Held

By the acceptable position of the laws governing passports for Indian citizens, the relevant passport authority shall seek an appropriate report from the relevant police/CID authorities upon receiving the application from a person seeking a passport, and based on that report, the authority shall issue or refuse to provide the passport. 

The Police Verification Report released by the Srinagar Passport Officer did not propose in the present case that a passport should be given to a petitioner; as a result, the passport officer refused to give a passport to the petitioner. The judge believed that the court should not issue an order ordering the issuance of a passport in the applicant’s favour. Nonetheless, the court’s jurisdiction in the matter of granting or refusing a passport in favour of a person is very limited, as the court can only order the concerned authorities to accept an individual’s case quickly and decisively in light of the mandate of the scheme of law governing the subject. 

However, by first asking the police/CID authorities for a report and then passing the order in compliance with several police/CID authorities, the respondents have already carried out the exercise referred to above in conformity with the provisions of the law. 

In addition, the court sees more substance in the respondents’ case. In the light of the case of ‘Satwant Singh Sawhney v. D. Ramarathnam, Assistant Passport Officer, New Delhi & Ors, the claimant has no absolute right to seek a passport for its benefit according to the judgement of the Hon’ble Supreme court. In light of the above, the judge sees no basis to conflict with the respondents’ course of action in this situation, and as a result, the petitioner’s appeal was thus withdrawn. Interim direction(s), shall be revoked.

Conclusion

Meanwhile, a separate appeal was rejected for the mother of Mehbooba Mufti, Gulshan Nazir, for the same cause. “CID claims that my mother, who is in her 70s, is a ‘national security danger’ and therefore is not eligible for a passport. The Government of India uses absurd tactics to harass and bully me not to go along,” said Mehbooba Mufti.

According to a letter from the Passports Officer in Srinagar dated 26 March 2021 the case was found to attract refusal under Article 6(2)(c) of the Passport Act of 1967. On 14th December 2020, Gulshan Nazir, the wife of Mufti Mohammad Sayeed, applied for a passport.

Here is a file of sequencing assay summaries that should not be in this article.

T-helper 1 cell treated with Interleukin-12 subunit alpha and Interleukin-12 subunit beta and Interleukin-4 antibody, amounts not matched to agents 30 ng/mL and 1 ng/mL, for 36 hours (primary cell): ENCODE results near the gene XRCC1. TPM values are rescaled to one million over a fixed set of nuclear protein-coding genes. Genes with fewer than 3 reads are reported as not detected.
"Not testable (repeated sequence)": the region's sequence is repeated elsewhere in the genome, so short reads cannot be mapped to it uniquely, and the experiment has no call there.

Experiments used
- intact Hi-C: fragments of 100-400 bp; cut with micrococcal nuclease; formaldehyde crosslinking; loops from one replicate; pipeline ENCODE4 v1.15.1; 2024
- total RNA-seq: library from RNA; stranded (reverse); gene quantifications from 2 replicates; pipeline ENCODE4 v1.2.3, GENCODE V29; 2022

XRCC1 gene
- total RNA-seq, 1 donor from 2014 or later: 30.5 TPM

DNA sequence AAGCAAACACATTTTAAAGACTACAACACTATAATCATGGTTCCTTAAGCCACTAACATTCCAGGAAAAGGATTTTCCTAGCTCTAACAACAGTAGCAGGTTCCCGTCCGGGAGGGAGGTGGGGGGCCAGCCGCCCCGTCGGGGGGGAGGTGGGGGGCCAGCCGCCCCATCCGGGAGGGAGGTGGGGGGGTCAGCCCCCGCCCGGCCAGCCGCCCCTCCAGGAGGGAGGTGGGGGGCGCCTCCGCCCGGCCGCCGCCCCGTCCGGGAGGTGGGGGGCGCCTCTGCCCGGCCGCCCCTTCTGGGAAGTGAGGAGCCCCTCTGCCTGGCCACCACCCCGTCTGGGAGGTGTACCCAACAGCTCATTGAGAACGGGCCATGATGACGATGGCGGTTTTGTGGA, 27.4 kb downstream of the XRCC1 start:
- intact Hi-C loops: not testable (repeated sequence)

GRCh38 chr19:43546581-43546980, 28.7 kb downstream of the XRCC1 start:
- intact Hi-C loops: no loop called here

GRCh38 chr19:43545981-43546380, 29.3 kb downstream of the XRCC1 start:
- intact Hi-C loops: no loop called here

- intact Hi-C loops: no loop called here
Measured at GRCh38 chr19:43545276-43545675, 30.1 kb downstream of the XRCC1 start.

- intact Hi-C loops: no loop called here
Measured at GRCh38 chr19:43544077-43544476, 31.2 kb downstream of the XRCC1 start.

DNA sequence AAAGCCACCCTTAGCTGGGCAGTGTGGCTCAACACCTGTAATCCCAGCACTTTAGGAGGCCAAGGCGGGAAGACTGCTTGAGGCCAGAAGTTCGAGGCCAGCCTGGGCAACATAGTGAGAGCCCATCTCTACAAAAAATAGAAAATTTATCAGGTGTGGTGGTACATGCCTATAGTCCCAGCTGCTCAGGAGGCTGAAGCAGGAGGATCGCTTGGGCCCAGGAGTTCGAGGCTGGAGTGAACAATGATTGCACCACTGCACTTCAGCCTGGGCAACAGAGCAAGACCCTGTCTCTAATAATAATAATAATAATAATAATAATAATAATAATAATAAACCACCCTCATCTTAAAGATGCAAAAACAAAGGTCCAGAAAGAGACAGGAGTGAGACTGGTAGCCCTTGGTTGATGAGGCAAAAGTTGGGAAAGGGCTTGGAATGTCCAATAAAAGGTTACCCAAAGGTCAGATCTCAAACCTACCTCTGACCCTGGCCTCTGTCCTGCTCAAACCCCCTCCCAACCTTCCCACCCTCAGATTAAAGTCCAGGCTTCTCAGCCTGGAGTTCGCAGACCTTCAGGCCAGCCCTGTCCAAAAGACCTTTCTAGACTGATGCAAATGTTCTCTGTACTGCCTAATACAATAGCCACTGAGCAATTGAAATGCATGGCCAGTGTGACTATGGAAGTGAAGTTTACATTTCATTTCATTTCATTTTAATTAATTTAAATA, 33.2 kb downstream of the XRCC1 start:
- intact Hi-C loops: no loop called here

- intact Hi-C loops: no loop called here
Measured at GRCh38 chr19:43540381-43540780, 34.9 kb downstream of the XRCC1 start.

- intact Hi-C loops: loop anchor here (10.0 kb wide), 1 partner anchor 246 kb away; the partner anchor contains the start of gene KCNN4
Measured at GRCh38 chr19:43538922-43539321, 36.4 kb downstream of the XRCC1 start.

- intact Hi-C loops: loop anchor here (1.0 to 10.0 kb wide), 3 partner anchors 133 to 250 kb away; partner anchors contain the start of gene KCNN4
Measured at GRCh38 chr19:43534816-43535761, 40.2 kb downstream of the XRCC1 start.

In some significant cases, the Supreme Court ruled that the right to travel abroad is part of the basic right to life and personal rights provided for in Article 21 of the Constitution. 

In Satwant Singh, the Supreme Court decided that the right to travel abroad comes under Article 21. The parliament passed the Passport Act of 1967 after the above-mentioned ruling. The Act requires the authorities to seize a passenger’s passport if they consider it is a danger to the right to sovereignty of India or national security or will adversely affect the safe relations with a foreign government or the public of India. Therefore, the reason for such an impoundment must be forwarded to the parties concerned, even though the public interest may omit these reasons.

Maneka Gandhi v Union of India, 1978  

Facts- In the case of Maneka Gandhi v Union of India, the authorities issued a notice of impoundment of petitioner Meneka Gandhi’s passport on July 4, 1977, citing reasons as an interest of the general public. As soon as the petitioner received the notice of impoundment, she retreated to the authorities, asking for concrete detailed reasons over why her passport should be impounded; the authorities, however, responded that the reasons are not to be disclosed. As a result, the complainant moved the Supreme Court under Article 32 of the Indian Constitution for the protection of the constitutional right enshrined in Article 14 of the Constitution of India against unconstitutional conduct by the authorities. The petition was further revised and applied with Article 21 Article 19(1)a (free speech) and Article 19(1)G (free movement) of the Constitution. The complainant pleaded that the impugned order is null and void because it violated her right to a fair trial to address her defence. 

Held- The court, in this seminal decision, modified the map of India’s constitution by holding that, though the term used in Article 21 is a procedure established by law, the procedure must also be free of arbitrary nature and irrationality. The Supreme Court ruled that, rather than unfair and vague grounds, personal freedom could only be curbed for fair, just, and logical reasons. Gandhi’s working passport was confiscated in the “public interest” under Section 10(3)(c) of the Passport Act, without giving Gandhi the chance to lift her case. The majority verdict of seven judges put the State on “due process” rather than “any procedure laid down in the constitution to violate the freedom of the person. Ergo as held in Satwant Singh the desire to travel abroad falls within the limits of the assurances stated in Article 21.

The court ruled that the definition of individual freedom could not be interpreted narrowly. As a result, Article 21 was granted a broad reading. The court obliged prospective courts to broaden the outlook of Article 21 to include all fundamental rights and to stop interpreting it in a restricted way.

Mufti said on Twitter, “The Passport Office refused to grant my passport based on CID’s study citing it as ‘detrimental to India’s stability.” This is the degree of normalcy in Kashmir that has been reached since August 2019 that an ex-chief minister with a passport is a danger to the security of a great nation.”

Meanwhile, Vice-President Omar Abdullah of the National Conference said on Twitter: “We are sorry that the J&K police are going along with that farce,” he said, who considered a denial of the passport for the PDP leader to be a disgrace. How come Mehbooba Mufti’s party was not a threat to the government when it joined forces with the BJP. As chief Minister, She was responsible for the home department and the unified command.

References